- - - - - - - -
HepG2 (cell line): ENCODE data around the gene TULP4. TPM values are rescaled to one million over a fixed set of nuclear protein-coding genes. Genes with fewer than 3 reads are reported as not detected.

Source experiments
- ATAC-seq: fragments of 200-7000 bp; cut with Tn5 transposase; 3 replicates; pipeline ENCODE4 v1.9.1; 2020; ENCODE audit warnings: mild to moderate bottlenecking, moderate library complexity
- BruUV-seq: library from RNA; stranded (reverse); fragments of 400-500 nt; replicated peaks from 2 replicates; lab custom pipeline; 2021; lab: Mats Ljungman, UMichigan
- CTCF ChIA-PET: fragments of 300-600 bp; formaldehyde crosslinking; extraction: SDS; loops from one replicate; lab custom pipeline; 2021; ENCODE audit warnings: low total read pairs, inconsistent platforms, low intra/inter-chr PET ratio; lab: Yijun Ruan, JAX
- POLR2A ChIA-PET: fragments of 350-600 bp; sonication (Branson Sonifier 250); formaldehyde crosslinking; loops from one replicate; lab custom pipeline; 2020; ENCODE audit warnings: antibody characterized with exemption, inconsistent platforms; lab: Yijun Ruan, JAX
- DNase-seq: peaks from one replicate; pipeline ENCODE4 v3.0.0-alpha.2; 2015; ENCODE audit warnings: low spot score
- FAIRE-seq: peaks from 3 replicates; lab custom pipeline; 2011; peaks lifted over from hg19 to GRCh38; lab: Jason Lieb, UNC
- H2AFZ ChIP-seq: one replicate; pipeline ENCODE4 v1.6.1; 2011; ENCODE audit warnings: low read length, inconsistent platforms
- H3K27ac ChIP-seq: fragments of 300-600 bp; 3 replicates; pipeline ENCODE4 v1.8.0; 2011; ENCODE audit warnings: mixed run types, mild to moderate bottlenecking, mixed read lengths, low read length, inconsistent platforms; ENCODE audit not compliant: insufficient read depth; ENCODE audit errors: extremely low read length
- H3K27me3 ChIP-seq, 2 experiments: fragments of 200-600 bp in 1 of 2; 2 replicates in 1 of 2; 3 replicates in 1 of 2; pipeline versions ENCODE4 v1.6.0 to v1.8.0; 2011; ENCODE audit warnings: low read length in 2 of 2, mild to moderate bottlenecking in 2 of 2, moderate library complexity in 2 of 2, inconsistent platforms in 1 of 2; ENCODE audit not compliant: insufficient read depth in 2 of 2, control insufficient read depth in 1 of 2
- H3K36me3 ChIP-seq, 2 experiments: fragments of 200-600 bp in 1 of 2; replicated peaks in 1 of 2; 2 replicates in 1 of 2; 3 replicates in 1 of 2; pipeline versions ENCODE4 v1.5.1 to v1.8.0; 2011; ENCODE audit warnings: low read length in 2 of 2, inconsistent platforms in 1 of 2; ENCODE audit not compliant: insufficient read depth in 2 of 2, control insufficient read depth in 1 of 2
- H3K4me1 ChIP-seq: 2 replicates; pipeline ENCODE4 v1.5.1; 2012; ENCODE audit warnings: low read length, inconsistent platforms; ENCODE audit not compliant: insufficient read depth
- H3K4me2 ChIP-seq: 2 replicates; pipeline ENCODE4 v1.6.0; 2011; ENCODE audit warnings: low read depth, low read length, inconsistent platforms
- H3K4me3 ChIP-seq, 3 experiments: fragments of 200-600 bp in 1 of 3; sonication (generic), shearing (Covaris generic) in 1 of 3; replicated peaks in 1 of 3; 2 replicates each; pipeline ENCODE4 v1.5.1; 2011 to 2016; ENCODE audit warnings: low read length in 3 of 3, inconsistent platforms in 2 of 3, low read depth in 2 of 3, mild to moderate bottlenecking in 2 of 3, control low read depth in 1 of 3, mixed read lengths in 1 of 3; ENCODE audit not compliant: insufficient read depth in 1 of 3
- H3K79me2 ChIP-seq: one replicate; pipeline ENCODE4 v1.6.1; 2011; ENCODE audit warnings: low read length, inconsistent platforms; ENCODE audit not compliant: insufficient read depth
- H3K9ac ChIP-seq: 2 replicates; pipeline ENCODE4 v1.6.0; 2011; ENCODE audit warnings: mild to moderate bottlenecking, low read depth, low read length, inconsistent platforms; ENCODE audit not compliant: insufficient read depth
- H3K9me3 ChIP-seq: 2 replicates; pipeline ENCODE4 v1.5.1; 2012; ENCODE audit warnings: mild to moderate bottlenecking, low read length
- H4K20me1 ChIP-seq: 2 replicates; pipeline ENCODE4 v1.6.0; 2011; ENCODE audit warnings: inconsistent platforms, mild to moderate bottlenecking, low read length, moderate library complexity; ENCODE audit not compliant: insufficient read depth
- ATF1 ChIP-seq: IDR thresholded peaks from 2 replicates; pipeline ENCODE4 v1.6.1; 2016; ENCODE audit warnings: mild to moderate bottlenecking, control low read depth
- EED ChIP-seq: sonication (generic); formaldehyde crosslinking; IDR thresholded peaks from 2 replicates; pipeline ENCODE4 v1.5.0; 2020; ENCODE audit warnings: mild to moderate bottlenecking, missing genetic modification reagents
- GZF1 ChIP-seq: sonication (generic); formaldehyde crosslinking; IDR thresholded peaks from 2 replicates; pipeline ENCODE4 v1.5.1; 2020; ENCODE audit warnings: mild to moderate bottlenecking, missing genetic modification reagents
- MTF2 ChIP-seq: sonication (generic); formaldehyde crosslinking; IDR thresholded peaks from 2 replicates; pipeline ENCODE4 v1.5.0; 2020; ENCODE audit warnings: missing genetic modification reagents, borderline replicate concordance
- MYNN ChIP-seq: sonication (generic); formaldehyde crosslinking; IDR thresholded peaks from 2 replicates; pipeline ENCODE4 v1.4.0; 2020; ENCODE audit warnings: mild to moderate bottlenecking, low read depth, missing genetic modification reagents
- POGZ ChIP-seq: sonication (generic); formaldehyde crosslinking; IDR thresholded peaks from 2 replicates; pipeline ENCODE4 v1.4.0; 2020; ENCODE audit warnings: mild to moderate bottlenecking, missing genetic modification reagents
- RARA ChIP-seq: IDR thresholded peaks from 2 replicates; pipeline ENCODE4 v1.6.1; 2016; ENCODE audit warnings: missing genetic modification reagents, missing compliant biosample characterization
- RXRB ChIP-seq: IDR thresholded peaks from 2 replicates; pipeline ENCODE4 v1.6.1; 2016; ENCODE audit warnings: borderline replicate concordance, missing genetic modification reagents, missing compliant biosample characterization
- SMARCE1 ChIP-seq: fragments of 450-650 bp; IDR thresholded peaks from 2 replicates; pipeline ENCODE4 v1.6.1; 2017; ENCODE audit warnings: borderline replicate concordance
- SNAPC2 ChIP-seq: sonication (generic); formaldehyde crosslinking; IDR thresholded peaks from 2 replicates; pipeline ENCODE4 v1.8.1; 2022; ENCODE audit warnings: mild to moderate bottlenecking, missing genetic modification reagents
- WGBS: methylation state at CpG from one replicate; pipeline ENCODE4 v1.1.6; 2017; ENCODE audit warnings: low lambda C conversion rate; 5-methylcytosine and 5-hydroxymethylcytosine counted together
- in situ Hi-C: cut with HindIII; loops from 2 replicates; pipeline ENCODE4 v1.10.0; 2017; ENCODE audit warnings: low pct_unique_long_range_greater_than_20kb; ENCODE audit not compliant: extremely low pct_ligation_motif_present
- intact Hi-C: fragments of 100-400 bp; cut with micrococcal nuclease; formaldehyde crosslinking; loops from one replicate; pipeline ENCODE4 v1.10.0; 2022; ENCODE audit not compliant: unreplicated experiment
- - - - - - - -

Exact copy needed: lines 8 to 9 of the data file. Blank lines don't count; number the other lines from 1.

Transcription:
- FAIRE-seq: peaks from 3 replicates; lab custom pipeline; 2011; peaks lifted over from hg19 to GRCh38; lab: Jason Lieb, UNC
- H2AFZ ChIP-seq: one replicate; pipeline ENCODE4 v1.6.1; 2011; ENCODE audit warnings: low read length, inconsistent platforms